Huntonia trilobites have an interesting look. They have a "snout" on the front of their cephalon, they have large, round, eyes that stick up from the cephalon, short genial spines,
and a pygidial spine (tail). The main difference between the more rare Huntonia lingulifer and the more common Huntonia huntonensis is that H. lingulifer has a much longer pygidial spine.
Huntonia trilobites can range in size. Many found are between 2 and 3 inches. They can however reach sizes that approach 6".
Bob Carroll had been prepping a few that were well over 5" in length when we were there.
Based on the shape of the trilobite, it roamed the bottom of the sea floor, possibly hunting or scavanging.
Huntonia Trilobites are found in the Lower Devonian Haragan Formation in Coal County, Oklahoma.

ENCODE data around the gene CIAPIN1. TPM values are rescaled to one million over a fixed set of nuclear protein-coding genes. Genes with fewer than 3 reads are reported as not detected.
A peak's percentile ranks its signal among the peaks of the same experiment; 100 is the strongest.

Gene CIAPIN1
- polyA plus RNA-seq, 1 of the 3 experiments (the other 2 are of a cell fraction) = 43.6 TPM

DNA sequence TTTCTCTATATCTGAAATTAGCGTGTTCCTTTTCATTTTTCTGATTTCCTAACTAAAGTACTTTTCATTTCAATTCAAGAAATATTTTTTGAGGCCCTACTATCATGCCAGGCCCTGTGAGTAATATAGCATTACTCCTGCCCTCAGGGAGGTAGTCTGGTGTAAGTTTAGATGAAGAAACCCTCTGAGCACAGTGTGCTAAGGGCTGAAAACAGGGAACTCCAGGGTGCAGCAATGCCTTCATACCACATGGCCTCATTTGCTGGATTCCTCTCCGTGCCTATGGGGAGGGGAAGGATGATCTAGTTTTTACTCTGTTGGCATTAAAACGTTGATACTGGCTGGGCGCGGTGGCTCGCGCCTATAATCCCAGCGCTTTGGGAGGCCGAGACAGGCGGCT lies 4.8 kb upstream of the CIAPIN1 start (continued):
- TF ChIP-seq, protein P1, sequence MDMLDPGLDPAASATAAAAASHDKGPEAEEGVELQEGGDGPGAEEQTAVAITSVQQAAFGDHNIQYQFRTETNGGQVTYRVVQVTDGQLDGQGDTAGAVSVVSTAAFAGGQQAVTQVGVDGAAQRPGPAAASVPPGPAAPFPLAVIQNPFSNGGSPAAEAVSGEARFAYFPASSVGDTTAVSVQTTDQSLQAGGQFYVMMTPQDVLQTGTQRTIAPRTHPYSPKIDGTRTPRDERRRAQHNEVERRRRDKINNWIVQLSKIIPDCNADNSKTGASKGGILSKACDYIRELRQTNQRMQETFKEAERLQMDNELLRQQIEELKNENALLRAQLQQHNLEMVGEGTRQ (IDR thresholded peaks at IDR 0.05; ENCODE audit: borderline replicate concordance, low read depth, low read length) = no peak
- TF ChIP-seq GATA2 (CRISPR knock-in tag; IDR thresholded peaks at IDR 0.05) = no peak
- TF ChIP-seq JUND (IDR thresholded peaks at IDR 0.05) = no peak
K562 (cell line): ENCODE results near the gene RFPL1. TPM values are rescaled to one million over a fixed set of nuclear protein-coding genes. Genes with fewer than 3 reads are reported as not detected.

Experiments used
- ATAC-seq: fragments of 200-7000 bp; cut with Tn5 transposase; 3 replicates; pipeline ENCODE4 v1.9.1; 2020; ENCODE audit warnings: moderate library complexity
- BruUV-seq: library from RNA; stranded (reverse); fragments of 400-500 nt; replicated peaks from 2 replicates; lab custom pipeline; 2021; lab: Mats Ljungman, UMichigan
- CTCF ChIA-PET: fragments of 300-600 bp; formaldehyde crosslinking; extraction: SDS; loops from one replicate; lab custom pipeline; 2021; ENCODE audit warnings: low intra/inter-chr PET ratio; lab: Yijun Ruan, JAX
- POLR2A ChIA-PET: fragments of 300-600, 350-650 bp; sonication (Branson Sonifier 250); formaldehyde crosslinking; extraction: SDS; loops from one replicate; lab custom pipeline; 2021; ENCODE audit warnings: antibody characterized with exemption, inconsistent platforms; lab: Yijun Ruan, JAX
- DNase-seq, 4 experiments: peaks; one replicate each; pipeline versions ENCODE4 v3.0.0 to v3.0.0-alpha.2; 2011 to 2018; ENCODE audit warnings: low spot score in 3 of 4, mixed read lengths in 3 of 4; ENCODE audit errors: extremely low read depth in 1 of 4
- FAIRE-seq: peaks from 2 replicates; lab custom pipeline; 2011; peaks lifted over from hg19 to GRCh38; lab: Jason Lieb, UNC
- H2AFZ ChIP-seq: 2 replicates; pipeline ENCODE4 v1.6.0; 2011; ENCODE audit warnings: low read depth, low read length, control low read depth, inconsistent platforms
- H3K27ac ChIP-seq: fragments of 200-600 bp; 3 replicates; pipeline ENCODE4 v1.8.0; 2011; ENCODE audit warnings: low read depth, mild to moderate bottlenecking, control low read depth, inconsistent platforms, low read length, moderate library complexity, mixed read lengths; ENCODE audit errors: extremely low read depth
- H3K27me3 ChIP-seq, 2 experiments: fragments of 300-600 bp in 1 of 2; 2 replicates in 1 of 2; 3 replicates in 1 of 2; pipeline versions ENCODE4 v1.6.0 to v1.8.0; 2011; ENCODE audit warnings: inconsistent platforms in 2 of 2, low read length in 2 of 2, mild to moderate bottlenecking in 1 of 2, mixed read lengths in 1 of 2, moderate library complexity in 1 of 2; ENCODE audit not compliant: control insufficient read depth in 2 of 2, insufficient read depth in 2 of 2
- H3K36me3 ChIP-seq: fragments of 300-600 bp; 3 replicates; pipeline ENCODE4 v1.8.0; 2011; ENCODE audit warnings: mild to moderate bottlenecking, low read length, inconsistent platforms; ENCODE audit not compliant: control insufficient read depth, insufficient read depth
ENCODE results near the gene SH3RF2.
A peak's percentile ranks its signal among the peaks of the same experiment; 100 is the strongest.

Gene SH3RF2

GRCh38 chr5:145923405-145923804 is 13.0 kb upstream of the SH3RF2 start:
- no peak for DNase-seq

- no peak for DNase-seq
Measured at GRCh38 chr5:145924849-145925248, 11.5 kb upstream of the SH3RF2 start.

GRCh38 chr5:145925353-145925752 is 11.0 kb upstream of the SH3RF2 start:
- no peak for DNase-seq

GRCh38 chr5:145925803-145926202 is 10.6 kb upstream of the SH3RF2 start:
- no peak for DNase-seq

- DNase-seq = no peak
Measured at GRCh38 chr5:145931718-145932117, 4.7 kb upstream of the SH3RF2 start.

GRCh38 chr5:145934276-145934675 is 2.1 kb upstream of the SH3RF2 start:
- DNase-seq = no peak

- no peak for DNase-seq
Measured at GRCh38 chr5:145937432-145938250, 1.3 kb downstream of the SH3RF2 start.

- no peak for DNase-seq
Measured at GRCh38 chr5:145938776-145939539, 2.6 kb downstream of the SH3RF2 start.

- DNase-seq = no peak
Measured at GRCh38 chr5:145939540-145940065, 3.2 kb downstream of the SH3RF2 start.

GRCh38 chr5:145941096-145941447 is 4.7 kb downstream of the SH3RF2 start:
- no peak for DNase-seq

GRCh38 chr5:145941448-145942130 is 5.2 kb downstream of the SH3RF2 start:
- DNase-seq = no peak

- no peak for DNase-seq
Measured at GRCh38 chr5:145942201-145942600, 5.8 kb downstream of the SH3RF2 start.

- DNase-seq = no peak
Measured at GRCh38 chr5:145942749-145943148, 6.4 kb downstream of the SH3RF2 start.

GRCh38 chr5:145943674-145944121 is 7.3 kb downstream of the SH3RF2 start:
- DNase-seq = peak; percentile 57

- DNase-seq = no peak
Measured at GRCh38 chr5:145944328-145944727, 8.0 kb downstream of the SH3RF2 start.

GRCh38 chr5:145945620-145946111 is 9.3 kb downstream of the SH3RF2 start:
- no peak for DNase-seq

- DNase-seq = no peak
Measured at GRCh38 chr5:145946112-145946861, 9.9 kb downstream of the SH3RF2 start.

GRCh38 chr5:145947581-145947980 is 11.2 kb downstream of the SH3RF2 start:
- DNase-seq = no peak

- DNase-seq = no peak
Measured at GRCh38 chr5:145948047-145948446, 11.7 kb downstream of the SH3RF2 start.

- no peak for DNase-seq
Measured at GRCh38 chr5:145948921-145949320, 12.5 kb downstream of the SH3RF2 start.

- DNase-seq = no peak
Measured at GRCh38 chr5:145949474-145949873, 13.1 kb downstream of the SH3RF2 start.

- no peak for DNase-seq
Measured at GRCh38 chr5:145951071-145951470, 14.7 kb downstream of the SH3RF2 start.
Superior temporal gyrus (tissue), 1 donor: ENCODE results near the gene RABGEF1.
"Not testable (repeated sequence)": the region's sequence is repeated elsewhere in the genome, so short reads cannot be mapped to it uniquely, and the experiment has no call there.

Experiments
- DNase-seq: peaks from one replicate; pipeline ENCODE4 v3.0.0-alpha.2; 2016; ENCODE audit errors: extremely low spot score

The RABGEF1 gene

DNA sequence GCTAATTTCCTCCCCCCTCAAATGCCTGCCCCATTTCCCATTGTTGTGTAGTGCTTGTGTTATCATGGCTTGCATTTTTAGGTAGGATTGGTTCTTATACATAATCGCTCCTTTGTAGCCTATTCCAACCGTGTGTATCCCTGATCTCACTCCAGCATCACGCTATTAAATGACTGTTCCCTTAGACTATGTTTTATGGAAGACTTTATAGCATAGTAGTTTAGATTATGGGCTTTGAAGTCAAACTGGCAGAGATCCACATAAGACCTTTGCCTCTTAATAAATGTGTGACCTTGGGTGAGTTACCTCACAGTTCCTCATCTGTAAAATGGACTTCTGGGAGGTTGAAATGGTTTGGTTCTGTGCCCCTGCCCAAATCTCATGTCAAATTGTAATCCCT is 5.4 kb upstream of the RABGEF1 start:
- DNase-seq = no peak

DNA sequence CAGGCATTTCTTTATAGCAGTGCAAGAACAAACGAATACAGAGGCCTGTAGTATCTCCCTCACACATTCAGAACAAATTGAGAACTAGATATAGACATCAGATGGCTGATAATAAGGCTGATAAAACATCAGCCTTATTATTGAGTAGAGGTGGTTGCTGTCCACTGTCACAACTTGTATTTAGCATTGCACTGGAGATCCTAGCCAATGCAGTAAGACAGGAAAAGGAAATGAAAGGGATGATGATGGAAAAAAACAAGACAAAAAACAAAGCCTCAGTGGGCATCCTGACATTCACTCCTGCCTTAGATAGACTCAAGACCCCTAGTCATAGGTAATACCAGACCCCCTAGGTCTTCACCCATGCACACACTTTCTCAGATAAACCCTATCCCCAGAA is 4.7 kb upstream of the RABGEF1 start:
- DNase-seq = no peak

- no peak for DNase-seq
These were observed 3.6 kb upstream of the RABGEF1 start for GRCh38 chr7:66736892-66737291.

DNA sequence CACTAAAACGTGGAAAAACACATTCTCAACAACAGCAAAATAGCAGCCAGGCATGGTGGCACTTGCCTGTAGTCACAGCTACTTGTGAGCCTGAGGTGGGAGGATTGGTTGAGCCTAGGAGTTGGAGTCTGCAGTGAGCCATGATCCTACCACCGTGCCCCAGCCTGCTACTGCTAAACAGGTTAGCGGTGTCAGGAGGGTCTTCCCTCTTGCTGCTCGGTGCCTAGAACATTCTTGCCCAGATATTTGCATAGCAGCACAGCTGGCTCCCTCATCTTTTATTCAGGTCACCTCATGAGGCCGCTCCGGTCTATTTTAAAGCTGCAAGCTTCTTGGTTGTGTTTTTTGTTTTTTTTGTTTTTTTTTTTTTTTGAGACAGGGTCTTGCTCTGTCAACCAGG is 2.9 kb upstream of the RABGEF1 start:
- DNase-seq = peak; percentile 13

The trilobites on this page came from a collecting trip into
Bob Carroll's quarry on Black Cat Mountain.
These Huntonia are less common and have a longer pygidial spine.
Preparation sequence of the Huntonia lingulifer trilobite we found
Here is the Huntonia Fossil as it was found.
This is the best, and only complete Huntonia lingulifer trilobite we found. When found, the cephalon was partially exposed and had a small amount of damage to it. It prepped out beautifully though!
It's about 2 3/8" (60mm) long, including the tail.
These Huntonia are more common and have a shorter pygidial spine.
This is a pygidium of a huntonia huntonensis trilobite. Notice the shorter spine than the lingulifer trilobite fossil.
Here are two pieces of Huntonia huntonensis. These show how large they can become. For example, the remaining part of the pygidium on the left is about 1.5 inches. Doing
a quick ratio conversion, the complete trilobite would have been around 5.7"